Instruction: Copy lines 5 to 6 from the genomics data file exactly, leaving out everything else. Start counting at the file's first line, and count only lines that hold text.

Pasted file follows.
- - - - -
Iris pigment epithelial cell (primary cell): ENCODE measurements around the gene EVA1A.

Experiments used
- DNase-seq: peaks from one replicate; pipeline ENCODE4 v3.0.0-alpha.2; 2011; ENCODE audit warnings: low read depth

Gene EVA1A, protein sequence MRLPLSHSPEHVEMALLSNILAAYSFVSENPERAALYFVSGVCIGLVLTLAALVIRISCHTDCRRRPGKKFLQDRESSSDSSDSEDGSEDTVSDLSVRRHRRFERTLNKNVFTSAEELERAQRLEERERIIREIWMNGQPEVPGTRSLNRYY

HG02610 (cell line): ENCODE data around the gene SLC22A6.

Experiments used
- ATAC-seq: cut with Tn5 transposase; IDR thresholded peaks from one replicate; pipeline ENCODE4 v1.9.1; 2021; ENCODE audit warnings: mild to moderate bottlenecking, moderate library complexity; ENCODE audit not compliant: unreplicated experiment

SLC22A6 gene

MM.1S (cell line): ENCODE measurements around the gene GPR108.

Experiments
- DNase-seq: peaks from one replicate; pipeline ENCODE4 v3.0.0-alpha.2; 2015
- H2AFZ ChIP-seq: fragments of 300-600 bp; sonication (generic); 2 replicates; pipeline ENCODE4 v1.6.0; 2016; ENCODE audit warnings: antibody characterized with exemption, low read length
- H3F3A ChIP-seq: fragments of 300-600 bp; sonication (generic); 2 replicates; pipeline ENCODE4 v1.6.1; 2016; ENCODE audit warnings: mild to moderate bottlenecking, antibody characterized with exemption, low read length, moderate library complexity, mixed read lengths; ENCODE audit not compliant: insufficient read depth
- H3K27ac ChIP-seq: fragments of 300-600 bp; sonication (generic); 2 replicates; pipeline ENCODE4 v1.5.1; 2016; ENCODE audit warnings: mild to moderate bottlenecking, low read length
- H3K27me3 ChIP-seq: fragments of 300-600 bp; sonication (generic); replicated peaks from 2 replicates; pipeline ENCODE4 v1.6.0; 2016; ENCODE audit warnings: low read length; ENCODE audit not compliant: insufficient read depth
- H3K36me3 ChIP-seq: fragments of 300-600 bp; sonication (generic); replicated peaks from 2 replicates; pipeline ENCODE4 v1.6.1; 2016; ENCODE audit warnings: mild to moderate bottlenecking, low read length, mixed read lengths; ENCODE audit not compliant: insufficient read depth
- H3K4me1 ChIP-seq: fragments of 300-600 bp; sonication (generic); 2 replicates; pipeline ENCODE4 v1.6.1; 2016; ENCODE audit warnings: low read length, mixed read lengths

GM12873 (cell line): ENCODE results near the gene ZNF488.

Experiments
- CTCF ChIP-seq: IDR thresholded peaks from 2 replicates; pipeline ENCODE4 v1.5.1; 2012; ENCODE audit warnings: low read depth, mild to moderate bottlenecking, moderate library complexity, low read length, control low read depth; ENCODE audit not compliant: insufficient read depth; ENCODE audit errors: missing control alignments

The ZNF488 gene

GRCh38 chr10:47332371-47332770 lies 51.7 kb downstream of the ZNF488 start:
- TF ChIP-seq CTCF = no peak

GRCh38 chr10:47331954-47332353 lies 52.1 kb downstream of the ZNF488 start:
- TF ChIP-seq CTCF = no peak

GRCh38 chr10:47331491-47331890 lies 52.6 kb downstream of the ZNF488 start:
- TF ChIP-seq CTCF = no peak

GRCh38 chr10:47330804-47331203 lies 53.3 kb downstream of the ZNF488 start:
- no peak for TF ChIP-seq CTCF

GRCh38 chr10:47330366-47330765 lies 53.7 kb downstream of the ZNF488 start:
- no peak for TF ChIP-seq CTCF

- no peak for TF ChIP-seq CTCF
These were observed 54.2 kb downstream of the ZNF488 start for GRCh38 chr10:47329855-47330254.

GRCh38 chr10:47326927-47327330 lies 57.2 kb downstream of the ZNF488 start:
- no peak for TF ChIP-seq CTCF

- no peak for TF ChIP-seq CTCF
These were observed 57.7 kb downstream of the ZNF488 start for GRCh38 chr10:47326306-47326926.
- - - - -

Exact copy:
HG02610 (cell line): ENCODE data around the gene SLC22A6.

Experiments used